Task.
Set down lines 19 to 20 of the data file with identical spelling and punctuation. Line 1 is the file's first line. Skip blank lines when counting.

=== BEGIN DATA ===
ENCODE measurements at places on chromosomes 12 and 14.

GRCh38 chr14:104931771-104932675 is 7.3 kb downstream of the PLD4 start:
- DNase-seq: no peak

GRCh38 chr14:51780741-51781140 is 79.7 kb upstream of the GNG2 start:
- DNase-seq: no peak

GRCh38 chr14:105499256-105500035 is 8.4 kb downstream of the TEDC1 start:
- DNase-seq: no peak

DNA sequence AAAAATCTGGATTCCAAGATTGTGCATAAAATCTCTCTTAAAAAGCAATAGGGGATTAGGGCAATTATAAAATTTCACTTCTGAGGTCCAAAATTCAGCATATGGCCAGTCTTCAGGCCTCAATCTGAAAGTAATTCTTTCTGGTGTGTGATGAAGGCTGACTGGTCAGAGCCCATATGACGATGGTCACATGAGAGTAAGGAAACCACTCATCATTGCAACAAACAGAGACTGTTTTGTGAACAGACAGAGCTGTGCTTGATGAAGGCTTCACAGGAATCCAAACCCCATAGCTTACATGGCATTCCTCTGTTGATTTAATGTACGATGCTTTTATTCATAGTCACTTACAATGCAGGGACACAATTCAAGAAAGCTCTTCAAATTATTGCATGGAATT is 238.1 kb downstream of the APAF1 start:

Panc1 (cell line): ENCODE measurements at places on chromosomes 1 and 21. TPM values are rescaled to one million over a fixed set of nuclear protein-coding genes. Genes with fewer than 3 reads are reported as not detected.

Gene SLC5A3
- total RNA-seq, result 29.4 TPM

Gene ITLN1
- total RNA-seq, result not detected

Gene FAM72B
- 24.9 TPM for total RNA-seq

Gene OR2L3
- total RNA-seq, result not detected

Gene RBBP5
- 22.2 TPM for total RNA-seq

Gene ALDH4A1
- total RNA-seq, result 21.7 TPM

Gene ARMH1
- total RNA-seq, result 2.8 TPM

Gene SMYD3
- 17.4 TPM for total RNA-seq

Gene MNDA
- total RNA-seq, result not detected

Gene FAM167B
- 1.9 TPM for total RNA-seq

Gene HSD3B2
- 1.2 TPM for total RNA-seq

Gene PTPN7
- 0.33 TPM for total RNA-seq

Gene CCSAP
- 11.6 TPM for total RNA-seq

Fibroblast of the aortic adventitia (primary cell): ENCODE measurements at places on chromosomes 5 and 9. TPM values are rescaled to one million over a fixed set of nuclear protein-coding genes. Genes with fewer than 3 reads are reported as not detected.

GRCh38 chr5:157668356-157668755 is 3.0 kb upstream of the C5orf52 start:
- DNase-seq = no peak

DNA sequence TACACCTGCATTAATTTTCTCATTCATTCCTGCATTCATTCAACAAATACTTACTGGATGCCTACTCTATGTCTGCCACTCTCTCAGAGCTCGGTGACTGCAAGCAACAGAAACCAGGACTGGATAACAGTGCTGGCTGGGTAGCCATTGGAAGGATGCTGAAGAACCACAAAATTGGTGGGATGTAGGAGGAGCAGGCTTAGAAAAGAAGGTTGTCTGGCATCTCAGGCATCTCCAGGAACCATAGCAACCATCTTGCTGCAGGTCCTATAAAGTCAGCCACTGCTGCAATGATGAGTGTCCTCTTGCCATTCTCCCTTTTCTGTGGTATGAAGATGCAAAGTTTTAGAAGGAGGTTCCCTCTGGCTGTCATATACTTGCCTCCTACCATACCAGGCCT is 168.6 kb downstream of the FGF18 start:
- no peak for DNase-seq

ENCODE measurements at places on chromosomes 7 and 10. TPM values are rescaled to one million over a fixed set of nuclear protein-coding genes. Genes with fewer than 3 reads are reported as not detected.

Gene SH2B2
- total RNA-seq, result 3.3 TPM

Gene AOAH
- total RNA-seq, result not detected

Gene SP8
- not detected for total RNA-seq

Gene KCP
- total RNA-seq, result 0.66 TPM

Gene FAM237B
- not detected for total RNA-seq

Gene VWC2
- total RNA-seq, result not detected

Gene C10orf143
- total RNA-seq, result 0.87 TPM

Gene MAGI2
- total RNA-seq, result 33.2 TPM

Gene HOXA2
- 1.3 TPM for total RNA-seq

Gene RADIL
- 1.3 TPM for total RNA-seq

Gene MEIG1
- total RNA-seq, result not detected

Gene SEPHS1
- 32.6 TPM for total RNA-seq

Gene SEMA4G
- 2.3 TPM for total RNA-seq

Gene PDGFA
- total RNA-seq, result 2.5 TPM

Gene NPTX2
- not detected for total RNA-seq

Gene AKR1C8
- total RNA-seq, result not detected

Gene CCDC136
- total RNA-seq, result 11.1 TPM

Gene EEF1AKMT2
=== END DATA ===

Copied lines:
- 22.2 TPM for total RNA-seq

Gene ALDH4A1